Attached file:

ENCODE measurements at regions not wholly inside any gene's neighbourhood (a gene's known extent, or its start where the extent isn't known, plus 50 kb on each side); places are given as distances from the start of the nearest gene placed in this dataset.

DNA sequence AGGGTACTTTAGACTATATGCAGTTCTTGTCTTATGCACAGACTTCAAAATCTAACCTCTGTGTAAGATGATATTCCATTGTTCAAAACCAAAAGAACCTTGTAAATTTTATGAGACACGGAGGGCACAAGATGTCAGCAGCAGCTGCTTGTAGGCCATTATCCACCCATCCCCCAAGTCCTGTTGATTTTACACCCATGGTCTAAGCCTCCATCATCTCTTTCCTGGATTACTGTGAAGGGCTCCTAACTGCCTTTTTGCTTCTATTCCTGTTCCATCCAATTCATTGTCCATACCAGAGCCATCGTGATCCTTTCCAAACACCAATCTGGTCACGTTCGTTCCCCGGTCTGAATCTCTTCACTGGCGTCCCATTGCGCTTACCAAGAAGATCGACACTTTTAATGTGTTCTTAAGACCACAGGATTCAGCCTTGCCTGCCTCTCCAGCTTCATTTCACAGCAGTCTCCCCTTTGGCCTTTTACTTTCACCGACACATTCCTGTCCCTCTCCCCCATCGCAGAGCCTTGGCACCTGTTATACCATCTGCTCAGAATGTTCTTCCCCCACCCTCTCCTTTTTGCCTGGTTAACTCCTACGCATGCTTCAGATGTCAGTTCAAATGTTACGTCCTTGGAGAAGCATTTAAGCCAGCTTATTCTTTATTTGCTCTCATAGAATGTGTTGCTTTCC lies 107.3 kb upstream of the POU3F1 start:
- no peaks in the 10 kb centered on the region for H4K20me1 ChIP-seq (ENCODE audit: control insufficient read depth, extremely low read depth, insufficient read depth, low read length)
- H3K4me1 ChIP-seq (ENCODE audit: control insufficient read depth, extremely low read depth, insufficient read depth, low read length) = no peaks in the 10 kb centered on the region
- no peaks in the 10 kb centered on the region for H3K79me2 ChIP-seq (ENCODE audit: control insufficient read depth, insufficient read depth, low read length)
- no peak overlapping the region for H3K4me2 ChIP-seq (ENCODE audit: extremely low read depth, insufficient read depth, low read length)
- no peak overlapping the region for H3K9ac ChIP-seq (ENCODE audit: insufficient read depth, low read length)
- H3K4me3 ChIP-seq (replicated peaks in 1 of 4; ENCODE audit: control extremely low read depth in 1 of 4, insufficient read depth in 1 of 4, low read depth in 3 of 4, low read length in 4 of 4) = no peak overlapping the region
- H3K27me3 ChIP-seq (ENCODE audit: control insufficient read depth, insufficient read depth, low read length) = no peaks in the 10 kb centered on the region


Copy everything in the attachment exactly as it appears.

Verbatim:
ENCODE measurements at regions not wholly inside any gene's neighbourhood (a gene's known extent, or its start where the extent isn't known, plus 50 kb on each side); places are given as distances from the start of the nearest gene placed in this dataset.

DNA sequence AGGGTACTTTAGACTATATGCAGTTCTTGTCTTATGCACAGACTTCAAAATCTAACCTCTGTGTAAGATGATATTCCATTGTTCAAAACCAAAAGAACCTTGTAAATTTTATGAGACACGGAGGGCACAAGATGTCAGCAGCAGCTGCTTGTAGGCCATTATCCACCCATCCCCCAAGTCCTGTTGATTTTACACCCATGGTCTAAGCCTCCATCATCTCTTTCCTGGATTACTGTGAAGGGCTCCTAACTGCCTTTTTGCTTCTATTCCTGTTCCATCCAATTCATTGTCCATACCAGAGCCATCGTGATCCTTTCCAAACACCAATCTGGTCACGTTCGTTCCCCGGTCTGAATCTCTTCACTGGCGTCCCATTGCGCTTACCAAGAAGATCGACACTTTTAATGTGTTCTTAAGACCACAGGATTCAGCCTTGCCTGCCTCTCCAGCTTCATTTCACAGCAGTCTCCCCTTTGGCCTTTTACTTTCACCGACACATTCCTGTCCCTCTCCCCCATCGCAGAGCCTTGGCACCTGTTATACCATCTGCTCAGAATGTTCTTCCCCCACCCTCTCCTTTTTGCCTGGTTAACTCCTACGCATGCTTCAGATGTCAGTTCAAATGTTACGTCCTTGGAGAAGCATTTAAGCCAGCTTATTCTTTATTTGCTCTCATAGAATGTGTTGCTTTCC lies 107.3 kb upstream of the POU3F1 start:
- no peaks in the 10 kb centered on the region for H4K20me1 ChIP-seq (ENCODE audit: control insufficient read depth, extremely low read depth, insufficient read depth, low read length)
- H3K4me1 ChIP-seq (ENCODE audit: control insufficient read depth, extremely low read depth, insufficient read depth, low read length) = no peaks in the 10 kb centered on the region
- no peaks in the 10 kb centered on the region for H3K79me2 ChIP-seq (ENCODE audit: control insufficient read depth, insufficient read depth, low read length)
- no peak overlapping the region for H3K4me2 ChIP-seq (ENCODE audit: extremely low read depth, insufficient read depth, low read length)
- no peak overlapping the region for H3K9ac ChIP-seq (ENCODE audit: insufficient read depth, low read length)
- H3K4me3 ChIP-seq (replicated peaks in 1 of 4; ENCODE audit: control extremely low read depth in 1 of 4, insufficient read depth in 1 of 4, low read depth in 3 of 4, low read length in 4 of 4) = no peak overlapping the region
- H3K27me3 ChIP-seq (ENCODE audit: control insufficient read depth, insufficient read depth, low read length) = no peaks in the 10 kb centered on the region